Dean M. Chriss
A House on Fire, Southern Utah
(Click image to enlarge)
The origin of this image's name should be obvious. Light reflected upward from the sandstone ledge upon which the ruin sits illuminates the overhang above the ruin more than it does the ruin itself. In this particular case the sandstone layers in the overhang are oriented more vertically than usual, making them look like a flaming roof. One has to wonder whether 800 years ago the inhabitants of this area joked about this structure "burning" on every sunny afternoon.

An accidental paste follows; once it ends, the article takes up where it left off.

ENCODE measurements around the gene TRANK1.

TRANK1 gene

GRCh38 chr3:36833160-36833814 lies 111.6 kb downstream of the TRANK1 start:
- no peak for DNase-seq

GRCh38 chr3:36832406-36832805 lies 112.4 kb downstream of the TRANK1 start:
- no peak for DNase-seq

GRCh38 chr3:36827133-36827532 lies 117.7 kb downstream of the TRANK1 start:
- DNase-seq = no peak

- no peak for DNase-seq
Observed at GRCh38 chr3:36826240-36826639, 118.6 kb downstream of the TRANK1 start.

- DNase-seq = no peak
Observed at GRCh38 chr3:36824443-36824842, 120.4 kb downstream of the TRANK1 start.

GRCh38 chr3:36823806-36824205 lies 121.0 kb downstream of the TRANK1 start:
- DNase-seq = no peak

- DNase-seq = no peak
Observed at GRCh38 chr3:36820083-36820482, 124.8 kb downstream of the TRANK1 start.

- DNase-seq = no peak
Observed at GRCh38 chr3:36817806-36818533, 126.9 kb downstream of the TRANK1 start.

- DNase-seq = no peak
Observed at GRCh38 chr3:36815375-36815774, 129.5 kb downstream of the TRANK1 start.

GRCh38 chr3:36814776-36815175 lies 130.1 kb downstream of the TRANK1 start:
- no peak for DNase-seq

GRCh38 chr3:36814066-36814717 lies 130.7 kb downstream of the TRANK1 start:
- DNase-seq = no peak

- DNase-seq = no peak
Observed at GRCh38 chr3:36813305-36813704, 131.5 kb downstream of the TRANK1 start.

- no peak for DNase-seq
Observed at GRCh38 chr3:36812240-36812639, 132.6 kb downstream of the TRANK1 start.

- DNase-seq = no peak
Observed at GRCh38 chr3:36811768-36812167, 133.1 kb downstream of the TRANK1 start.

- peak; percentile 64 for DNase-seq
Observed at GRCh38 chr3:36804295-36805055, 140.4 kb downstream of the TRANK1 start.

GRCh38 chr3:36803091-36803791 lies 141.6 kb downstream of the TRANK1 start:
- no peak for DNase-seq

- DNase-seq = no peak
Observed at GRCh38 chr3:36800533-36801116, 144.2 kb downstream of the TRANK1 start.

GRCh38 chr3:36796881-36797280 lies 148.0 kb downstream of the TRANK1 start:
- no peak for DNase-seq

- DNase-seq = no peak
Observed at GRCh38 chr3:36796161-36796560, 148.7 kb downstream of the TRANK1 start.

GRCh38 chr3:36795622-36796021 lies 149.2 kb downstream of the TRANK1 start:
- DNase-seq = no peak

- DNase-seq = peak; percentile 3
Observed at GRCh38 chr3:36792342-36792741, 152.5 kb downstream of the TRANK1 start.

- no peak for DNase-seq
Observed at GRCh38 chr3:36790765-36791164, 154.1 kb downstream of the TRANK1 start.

The ancient ruins and rock art present here and in other areas is irreplaceable, priceless, and fragile. The act of entering a ruin can deteriorate it more than would a hundred of years of sitting undisturbed. Touching rock art, even lightly and only once, causes eventual staining from oils that are present in human skin. It can also cause flaking of the ancient paint. Small things have huge impacts over time that spans thousands of years. If you are fortunate enough to visit one of these places, please be extremely careful to leave it exactly as you found it.